Jeep Forward Control trucks were modified for a variety of special-purpose applications; see Chicago FD's Jeep FC Units for some fire service examples. But given their small size, FC's weren't often used by fire departments as an aerial ladder platform; the FC-170 DRW seen here may be a unique mini-aerial Jeep fire truck.
This 1962 dual-rear-wheels FC-170 was Unit 618 of the East Meadow Fire Department on Long Island, NY. It was in fact used mostly for snow plowing and maintenance. Ex-Chief Anthony Butera of the EMFD, who took this photo, says, "The mounted ladder was used to service our alarm wiring on the telephone poles." It was called on in a secondary fire fighting role only in narrow alleys or other situations where access by full-size apparatus was impractical.
The truck (serial number 6156814 10391) now has 35,000 miles on it, and is owned by Ron Hattner in Michigan. The paint is faded but the red lights replacing the headlights still scream Fire Truck. The plow lights were apparently used regularly as headlights, and additional marker lights were added on the cowl. The truck still has much of the other original equipment as well, including spotlights, side ladder rack, original radio, and the Powers Service-Master ladder.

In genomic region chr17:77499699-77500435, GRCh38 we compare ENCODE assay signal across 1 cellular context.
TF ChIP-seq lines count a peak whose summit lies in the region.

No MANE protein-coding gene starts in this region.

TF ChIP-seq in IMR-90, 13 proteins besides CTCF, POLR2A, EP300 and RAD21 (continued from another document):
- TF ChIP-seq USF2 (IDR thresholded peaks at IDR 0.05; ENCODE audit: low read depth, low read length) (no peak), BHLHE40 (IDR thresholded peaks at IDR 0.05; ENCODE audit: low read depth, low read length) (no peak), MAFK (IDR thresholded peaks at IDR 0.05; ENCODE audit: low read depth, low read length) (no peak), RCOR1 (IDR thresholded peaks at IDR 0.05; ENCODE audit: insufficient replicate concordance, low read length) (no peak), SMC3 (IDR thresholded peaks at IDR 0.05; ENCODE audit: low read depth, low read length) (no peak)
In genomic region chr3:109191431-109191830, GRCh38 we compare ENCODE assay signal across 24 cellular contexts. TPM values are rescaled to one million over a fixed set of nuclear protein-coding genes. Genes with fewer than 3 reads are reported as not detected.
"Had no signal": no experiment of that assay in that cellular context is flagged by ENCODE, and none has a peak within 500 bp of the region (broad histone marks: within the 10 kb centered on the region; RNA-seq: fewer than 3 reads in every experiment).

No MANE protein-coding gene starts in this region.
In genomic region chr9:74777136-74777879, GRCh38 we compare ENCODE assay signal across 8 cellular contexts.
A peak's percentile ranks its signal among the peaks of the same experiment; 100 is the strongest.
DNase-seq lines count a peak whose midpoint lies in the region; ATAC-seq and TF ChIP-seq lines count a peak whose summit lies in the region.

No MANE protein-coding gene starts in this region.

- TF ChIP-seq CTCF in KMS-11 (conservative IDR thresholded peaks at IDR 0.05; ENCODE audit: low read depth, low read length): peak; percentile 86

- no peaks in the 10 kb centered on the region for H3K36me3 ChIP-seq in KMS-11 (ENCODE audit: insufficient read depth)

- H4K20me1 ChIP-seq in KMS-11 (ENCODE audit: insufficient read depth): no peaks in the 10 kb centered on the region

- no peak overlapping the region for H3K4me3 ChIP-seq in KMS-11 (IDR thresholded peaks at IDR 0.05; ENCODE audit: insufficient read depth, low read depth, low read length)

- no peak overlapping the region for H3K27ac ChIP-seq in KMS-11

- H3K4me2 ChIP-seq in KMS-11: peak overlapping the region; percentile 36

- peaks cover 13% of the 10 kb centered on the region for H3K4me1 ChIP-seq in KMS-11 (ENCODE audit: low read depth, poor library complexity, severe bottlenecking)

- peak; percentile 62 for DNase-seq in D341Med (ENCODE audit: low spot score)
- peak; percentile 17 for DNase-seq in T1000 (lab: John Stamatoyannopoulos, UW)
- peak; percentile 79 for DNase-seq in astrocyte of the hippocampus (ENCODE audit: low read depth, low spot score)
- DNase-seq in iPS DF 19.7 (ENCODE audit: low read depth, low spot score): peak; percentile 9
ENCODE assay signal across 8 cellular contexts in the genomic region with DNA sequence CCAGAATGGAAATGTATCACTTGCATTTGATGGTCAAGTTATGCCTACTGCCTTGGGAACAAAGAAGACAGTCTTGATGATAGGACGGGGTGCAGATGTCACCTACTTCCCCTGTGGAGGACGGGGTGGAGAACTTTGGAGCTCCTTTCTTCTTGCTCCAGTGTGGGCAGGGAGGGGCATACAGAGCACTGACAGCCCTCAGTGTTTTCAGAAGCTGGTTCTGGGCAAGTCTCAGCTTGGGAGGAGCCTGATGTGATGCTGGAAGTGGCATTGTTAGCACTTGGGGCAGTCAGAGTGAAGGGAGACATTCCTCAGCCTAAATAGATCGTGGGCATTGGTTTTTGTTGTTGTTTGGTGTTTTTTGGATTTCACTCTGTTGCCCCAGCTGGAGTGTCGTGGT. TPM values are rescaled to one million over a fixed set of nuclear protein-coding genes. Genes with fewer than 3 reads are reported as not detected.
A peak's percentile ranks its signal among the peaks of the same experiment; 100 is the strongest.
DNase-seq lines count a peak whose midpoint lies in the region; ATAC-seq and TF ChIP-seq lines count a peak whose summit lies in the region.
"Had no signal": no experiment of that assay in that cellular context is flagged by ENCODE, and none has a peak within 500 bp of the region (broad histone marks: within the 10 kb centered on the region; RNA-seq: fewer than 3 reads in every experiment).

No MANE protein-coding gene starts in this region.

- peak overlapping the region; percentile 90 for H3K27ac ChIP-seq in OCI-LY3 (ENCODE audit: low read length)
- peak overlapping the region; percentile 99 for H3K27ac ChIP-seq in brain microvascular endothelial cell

Bill Norris took these photos at Ron Hattner's place in Michigan, where Ron also has a Willys fire engine converted by Valley Fire Truck of Bay City. Bill says, "The FC looks to me like it had a Stahl body on it, and then they added the aerial ladder. I couldn't find any kind of conversion tag on it."
This shot shows the snowplow stored in the back.
The Stahl name is found on the compartment handles. The company has been a manufacturer of commercial truck bodies and equipment for small and medium-sized trucks since 1946. Stahl doesn't sell fire trucks, but their bodies have been used by other manufacturers to build mini-pumpers.
The Powers Service-Master ladder was built by McCabe-Powers Body Co. of St. Louis MO -- see a closeup of the manufacturer's tag (100K JPEG). Established in St. Louis in the 19th century as a carriage maker, McCabe-Powers was still owned by the Powers family when this ladder was manufactured.
East Meadow Maintenance 618 is in running condition, and Ron has it stored safely out of the weather until he's able to do some restoration work on it.
Thanks to Ron Hattner, Bill Norris, and Anthony Butera. -- Derek Redmond
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